Power management of mobile devices is in the news following the recent announcement by the Transportation Security Administration that any electronic devices that don't power up on inspection will not be permitted on direct flights to the United States. In addition, says the TSA, the owners of any such devices "may also undergo additional screening."
The new rule is designed to reduce the possibility of such devices being used to smuggle explosive material aboard aircraft -- i.e., by someone replacing the battery and/or the internal electronics of mobile devices with a bomb (or part of one). Critics, however, suggest that an engineer (or clever terrorist) can probably figure out fairly easily a way for a device to pass a quick "turn-on test" using far fewer electronics and power components than a fully working unit, while still leaving plenty of room to build in any desired extra "functionality."
Researchers at Washington State University have developed a wireless multicore chip design that they claim could reduce energy consumption at large datacenters by as much as 20%. According to the researchers, by using direct wireless links between processor cores to exchange data instead of multi-hopping among cores using physical wires, the "wireless network-on-a-chip" technology results in lower energy loss and higher data transfer speed. For more, see "Research could lead to dramatic data farm energy savings" and "Dual-Level DVFS-Enabled Millimeter-Wave Wireless NoC Architectures."
A multicore chip incorporating millimeter-wave, on-chip, wireless links offers significantly lower power and higher bandwidth than traditional mesh-based counterparts and could potentially help reduce datacenter energy consumption by up to 20%.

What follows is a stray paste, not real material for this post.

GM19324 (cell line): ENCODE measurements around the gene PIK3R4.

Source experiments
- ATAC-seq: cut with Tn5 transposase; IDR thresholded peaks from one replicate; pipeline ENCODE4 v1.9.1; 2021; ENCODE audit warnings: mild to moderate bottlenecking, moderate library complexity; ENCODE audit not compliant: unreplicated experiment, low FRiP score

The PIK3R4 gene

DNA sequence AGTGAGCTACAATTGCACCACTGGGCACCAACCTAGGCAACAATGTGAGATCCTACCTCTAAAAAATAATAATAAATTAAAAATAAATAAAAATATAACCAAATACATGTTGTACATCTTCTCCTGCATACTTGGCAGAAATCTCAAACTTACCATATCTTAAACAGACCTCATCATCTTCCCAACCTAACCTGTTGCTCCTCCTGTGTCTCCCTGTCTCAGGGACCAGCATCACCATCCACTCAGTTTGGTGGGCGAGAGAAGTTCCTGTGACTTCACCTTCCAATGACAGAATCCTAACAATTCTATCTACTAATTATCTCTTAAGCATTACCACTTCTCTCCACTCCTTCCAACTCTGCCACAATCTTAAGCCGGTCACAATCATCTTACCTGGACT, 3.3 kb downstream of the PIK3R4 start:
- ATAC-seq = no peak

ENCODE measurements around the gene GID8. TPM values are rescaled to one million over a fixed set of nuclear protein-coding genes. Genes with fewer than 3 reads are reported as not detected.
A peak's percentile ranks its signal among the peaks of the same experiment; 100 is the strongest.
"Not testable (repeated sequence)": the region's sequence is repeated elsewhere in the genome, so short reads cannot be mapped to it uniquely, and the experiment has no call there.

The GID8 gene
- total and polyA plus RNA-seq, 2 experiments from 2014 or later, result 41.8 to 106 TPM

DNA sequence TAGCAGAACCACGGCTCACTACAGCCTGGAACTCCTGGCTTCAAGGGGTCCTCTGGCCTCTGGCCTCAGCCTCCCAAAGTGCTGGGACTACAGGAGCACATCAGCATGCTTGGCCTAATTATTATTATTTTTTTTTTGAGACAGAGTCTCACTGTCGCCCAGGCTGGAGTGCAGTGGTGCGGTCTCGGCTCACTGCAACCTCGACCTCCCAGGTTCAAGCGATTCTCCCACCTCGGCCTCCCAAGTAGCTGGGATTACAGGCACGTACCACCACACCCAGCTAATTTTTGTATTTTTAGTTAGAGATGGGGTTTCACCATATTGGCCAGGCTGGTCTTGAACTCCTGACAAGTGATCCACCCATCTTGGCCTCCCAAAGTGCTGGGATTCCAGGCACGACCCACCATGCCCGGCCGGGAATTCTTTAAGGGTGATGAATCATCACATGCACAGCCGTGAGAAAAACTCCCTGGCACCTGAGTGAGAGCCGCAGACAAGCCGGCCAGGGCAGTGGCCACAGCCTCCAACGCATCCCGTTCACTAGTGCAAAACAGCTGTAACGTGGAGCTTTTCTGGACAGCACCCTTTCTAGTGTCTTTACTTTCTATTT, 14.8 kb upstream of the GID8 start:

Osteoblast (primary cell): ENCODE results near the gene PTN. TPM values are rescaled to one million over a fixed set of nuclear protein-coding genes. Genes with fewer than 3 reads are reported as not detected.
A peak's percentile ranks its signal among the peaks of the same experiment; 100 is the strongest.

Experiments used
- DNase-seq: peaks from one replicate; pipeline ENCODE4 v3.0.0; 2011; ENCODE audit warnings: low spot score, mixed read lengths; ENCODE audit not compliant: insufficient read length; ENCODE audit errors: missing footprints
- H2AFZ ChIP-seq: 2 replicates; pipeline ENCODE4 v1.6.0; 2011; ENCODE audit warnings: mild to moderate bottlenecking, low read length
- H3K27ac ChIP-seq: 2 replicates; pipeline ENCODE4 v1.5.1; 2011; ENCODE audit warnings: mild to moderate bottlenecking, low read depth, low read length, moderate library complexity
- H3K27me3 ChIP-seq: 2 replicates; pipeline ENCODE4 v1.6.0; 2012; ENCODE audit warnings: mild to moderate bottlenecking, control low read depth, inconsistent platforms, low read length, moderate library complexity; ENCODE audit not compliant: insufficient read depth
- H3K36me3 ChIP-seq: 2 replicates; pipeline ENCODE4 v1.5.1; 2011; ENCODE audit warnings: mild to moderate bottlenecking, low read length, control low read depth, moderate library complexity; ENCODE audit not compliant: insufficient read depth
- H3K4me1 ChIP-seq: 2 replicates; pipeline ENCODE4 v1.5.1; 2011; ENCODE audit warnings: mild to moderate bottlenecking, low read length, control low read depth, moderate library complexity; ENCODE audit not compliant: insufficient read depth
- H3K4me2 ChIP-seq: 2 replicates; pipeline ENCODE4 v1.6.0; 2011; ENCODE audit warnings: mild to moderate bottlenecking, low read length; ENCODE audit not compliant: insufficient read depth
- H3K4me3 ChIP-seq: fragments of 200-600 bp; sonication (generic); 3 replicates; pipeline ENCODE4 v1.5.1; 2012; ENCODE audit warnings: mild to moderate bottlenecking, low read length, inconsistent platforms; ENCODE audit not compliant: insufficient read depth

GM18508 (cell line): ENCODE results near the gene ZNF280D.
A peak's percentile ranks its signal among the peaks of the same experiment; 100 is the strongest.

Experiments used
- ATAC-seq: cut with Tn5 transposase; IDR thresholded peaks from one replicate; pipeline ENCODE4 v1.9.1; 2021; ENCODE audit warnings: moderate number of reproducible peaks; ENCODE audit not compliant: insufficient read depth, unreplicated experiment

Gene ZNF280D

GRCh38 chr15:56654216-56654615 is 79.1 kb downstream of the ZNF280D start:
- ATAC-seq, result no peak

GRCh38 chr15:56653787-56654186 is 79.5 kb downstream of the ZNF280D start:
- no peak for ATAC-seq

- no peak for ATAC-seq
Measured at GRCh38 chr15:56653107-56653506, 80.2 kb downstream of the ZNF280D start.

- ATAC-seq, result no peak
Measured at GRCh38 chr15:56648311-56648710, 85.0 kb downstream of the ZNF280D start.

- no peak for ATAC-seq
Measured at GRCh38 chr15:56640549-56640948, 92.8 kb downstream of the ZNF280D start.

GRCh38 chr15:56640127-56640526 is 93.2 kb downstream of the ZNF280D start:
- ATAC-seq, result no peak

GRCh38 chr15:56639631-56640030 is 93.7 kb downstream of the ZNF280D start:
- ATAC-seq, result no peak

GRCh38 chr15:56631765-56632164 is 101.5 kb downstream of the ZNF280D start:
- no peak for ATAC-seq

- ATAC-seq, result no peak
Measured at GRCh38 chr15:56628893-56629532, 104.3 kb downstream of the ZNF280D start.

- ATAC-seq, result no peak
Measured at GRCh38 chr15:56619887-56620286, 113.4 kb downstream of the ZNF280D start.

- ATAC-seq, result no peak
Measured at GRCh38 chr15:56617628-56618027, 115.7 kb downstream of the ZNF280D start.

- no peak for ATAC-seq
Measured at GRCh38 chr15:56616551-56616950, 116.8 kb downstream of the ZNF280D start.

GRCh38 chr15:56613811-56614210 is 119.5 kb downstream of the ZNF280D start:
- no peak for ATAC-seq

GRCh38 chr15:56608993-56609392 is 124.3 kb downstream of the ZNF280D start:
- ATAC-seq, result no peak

In product news, SL Power has introduced a power supply for applications requiring extraordinarily high electromagnetic compliance and resilience against RF irradiation and mains interference, such as test-and-measurement equipment and industrial process controls. The 425 W TU425 series AC/DC supply meets the IEC61000-4 standard for EMI and requirements for wirebound emissions class B at a safety margin of 6 dB.
Efficient Power Conversion (EPC) has announced six new eGaN power transistor products and development boards. The EPC2023, EPC2024, EPC2020, EPC2021, EPC2022, and EPC2019 range from 30 to 200 V with a max RDS(on) of 1.3 to 43 mΩ.
Linear Technology has introduced the LTC3124 15 V, 5 A, 2-phase synchronous step-up DC/DC converter with output disconnect and inrush current limiting. The company also announced the LT3669 IO-Link PHY-compatible industrial transceiver that integrates a high-efficiency step-down regulator and LDO.
Alpha and Omega Semiconductor has rolled out a new family of 25 and 30 V high-performance MOSFETs in 3x3 mm DFN packaging. The AON7760, AON7510, AON7758, AON7764, AON7536, and AON7538 offer an RDS(on) as low as 1.3 mΩ and a 20% figure-of-merit improvement over the previous generation.
X-REL Semiconductor has extended its family of XTR2N0x high-temperature MOSFETs with new mid-power P-channel devices. The XTR2N0325 and XTR2N0350 are intended for a maximum operation VDS of -30 V, while the XTR2N0525 and XTR2N0550 can sustain a VDS of up to -50 V.
Finally, new inductors from Total Frequency Control integrate a metal core, for high saturation currents, and a unique resin-coated shielding layer within a miniature SMD package. The MA series and MD series inductors range in value from 0.47 to 4.7 µH and operate over -40 to +85°C.